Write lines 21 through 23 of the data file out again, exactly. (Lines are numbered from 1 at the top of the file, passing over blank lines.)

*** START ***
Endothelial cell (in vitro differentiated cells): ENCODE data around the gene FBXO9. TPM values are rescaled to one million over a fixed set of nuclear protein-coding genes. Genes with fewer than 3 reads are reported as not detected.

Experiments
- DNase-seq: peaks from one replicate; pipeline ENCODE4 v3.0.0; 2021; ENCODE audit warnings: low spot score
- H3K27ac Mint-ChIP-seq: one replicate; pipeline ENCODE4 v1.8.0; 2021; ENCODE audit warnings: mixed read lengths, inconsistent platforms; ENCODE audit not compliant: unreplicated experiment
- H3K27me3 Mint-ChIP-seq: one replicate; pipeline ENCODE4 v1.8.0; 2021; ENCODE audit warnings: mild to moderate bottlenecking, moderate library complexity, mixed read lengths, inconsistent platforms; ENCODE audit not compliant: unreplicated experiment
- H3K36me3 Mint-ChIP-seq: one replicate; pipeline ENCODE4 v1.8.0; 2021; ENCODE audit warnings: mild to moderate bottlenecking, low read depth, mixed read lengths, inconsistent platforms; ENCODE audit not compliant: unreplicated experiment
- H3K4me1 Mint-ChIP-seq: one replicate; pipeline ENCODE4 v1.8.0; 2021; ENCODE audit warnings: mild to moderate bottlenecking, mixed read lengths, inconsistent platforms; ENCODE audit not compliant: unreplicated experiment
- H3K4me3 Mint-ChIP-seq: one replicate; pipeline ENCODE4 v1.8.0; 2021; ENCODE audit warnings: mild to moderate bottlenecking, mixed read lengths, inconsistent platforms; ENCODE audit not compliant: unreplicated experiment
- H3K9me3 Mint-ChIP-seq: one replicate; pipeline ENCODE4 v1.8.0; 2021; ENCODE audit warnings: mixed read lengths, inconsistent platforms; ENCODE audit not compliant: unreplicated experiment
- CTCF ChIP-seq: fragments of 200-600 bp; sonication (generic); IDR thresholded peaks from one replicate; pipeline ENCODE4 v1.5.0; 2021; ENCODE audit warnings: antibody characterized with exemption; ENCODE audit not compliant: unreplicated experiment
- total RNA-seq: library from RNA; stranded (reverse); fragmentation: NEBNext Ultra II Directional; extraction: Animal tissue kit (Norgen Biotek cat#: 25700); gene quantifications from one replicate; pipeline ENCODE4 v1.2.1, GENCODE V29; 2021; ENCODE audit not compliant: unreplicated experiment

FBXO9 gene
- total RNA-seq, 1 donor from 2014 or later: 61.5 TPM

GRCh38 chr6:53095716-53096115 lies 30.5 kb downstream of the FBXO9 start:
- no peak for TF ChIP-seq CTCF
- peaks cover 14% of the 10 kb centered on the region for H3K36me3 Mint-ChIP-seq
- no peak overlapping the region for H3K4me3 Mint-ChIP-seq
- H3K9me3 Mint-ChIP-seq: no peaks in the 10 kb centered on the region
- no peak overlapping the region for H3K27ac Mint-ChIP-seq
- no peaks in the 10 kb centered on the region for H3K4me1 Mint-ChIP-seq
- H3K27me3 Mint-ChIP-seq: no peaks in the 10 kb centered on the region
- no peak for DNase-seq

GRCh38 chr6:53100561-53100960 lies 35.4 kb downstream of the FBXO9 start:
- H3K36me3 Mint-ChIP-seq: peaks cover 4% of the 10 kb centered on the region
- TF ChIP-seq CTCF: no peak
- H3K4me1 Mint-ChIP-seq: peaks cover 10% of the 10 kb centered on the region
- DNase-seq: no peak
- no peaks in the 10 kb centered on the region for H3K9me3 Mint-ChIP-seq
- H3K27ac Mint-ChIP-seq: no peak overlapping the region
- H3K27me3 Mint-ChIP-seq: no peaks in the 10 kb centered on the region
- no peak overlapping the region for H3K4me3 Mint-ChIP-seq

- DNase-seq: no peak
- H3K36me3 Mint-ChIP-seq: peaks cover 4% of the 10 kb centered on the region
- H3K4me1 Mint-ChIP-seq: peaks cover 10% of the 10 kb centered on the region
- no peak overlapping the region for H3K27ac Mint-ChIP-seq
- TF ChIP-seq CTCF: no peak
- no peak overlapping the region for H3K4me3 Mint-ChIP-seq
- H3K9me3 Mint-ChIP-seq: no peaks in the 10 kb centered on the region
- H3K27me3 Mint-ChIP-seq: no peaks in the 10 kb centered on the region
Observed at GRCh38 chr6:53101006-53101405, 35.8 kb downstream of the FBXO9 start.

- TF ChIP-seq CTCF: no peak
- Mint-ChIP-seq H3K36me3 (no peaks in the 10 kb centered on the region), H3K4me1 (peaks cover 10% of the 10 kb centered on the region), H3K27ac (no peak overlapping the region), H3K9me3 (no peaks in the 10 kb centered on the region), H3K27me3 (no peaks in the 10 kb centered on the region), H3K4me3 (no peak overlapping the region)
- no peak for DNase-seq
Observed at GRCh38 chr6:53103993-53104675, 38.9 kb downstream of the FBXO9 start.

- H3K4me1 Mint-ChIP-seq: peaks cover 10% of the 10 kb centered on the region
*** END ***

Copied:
- H3K27me3 Mint-ChIP-seq: no peaks in the 10 kb centered on the region
- no peak for DNase-seq

GRCh38 chr6:53100561-53100960 lies 35.4 kb downstream of the FBXO9 start: